(11) TAKING THE TEST. Rambo and Hogarth have also publicized their vocabulary quiz results.

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(12) SCALZI BREAKS THE SPELL. Don’t expect John Scalzi to be posting a quiz score.

No risk of my relitigating my SAT results. I can personally assure John you’ll never see me embarrassing myself by reporting results from an internet math quiz. I did just enough on the math side of the SAT to keep that from sandbagging what I did on the verbal side and get a California State Scholarship. (However, if someone knows a link to an online math quiz the rest of you might enjoy it….)

(13) TIMOTHY BREAKS THE QUIZ. Camestros Felapton published Timothy the Talking Cat’s score plus Timothy’s interpretation of all his test answers.

(14) MEANWHILE, BACK AT THE THESAURUS. If there’s anyone who should score high on a vocabulary test it’s John C. Wright – and he did.

My score was 30500, also in the top 0.01% Albeit there was one word I did not know, and guessed.

I am going to the dictionary to look it up, and then I am going to use it three times correctly within the next 24 hours.

I was once told that is the way to accumulate a large and handsome vocabulary.

(15) COMICS HUGO. Nicholas Whyte has posted “My Hugo and #RetroHugos1941 votes: Best Graphic Story”.

It’s really striking that two years ago, it was impossible to find enough comics from 1938 to populate the Retro Hugo category – we gave a Special Committee Award to Superman instead – but this year there is a wealth of 1940 material to choose from. Having said that, there’s not in fact a lot of variety; with one exception, the 1941 Retro Hugo finalists are origin stories of costumed crime-fighters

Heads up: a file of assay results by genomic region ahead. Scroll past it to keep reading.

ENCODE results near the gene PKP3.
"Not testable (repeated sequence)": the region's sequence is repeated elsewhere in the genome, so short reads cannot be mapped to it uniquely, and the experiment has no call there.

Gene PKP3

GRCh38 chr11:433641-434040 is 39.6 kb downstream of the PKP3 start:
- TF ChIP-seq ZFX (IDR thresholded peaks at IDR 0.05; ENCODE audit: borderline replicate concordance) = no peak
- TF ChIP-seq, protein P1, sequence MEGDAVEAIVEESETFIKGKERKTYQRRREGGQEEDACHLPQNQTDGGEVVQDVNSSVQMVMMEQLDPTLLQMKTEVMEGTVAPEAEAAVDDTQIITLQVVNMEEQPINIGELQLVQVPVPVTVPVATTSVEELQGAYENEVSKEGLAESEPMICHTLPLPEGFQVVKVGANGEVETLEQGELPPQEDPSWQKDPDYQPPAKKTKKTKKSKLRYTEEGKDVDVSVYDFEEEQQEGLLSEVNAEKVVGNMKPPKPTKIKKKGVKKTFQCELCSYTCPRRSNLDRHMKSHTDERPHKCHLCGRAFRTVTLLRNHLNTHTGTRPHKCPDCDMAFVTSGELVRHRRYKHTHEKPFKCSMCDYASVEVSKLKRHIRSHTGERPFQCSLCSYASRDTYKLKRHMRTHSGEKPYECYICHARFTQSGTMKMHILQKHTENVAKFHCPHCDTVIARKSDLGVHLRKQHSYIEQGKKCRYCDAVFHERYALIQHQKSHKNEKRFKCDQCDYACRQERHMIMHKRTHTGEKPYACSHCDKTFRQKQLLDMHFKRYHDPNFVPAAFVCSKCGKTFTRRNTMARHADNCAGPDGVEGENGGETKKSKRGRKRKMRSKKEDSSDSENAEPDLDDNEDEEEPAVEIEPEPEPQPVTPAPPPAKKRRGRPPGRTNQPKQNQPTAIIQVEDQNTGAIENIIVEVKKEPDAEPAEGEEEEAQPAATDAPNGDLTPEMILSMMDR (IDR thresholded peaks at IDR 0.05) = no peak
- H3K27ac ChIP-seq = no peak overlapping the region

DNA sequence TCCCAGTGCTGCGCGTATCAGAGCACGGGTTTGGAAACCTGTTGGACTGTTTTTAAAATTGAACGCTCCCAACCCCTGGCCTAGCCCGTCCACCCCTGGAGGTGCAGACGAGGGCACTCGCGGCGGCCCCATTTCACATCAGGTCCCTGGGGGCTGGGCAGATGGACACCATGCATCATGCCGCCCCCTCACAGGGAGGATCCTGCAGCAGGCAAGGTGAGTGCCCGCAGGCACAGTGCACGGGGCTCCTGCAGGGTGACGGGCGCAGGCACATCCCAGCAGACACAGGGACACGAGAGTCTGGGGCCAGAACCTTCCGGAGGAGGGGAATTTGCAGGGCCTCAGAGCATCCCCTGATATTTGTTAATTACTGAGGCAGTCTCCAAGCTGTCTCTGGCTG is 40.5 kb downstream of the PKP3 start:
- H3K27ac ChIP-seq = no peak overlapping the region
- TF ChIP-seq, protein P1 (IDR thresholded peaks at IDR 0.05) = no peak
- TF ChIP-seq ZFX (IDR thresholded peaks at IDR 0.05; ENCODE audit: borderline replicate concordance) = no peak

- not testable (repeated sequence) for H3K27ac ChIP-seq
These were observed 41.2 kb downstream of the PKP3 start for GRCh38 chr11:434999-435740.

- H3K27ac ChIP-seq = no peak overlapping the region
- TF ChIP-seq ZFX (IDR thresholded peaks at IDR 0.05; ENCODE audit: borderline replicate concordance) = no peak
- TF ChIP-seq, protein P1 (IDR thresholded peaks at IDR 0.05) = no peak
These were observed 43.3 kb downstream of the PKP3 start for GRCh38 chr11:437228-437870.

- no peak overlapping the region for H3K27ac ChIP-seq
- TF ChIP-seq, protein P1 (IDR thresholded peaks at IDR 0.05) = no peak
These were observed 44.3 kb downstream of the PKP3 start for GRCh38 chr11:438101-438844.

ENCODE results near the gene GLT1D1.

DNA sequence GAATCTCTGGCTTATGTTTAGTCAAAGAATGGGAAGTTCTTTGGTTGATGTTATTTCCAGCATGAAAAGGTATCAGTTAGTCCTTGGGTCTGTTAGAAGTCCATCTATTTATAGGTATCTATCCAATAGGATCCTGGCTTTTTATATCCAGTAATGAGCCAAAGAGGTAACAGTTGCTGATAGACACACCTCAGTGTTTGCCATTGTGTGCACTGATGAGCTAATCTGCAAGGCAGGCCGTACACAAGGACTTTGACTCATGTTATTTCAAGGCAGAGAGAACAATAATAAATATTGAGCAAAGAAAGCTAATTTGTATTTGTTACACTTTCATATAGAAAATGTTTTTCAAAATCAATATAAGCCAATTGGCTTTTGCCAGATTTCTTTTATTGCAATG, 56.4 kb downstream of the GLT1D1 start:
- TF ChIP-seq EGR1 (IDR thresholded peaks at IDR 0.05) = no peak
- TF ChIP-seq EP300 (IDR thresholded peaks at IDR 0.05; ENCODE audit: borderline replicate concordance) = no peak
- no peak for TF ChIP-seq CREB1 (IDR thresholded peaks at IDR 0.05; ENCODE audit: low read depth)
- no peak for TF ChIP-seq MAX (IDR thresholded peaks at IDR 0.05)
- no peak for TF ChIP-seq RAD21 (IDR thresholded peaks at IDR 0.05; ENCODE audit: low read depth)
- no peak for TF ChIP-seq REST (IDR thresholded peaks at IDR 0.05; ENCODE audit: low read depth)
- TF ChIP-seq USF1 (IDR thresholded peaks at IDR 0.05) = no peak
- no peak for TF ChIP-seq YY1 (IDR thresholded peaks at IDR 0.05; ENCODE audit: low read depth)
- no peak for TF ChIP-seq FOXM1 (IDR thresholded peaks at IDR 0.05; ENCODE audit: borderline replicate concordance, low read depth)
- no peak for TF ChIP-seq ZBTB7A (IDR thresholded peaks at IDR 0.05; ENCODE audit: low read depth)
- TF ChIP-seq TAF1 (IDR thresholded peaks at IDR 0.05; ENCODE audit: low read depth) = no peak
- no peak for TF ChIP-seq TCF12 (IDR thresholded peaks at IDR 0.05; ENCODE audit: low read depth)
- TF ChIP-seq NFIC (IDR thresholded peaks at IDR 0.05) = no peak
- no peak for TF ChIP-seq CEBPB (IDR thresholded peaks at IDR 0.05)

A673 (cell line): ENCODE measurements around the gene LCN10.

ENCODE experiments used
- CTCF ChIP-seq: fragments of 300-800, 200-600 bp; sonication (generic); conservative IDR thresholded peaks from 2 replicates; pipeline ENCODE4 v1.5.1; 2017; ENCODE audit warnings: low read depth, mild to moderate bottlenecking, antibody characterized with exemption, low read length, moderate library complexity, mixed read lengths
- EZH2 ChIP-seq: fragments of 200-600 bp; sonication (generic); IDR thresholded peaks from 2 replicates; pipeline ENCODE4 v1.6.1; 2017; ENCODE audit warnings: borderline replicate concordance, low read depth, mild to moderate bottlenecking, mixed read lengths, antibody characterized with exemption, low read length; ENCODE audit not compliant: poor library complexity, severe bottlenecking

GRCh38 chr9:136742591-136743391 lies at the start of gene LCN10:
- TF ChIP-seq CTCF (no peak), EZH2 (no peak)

(16) TASTE TEST. Joe Sherry continues his series at Nerds of a Feather, “Reading the Hugos: Novella”.

Today we continue with our Hugo Award coverage with a look at the Novella category. There are not many categories on this year’s ballot which lines up so well with my nomination ballot, but this is one of them. Of the five nominees, I nominated three of them: Binti, The Builders, and Slow Bullets. Naturally, I am happy that the three of them made the cut. If I had the power to add just one more story to this category, I would have loved to have seen Matt Wallace’s wonderful Envy of Angels make the list. That was a fantastic story and everyone should read it. Since people tend not to fully agree with my taste in fiction, let’s take a look at what is actually on the final ballot.

(17) FROM THERE WILL BE WAR. Lisa Goldstein reviews “Novelette: ‘What Price Humanity?’”, a Hugo-nominee, at inferior4+1.

And here we are at the third story from There Will Be War, “What Price Humanity?” by David VanDyke.  It’s the best of the three, though unfortunately that’s pretty faint praise.  An infodump at the beginning tells us that aliens called Meme (Meme? Really?) are attacking from the outer Solar System, and that when the Meme’s reinforcements come, every decade or so, EarthFleet suffers catastrophic losses.  Captain Vango Markis wakes up in Virtual Reality, having suffered what he thinks is a bad hit, and meets other officers he’s served with, some of whom he remembers as having died.  They find flight simulators, and go on practice runs.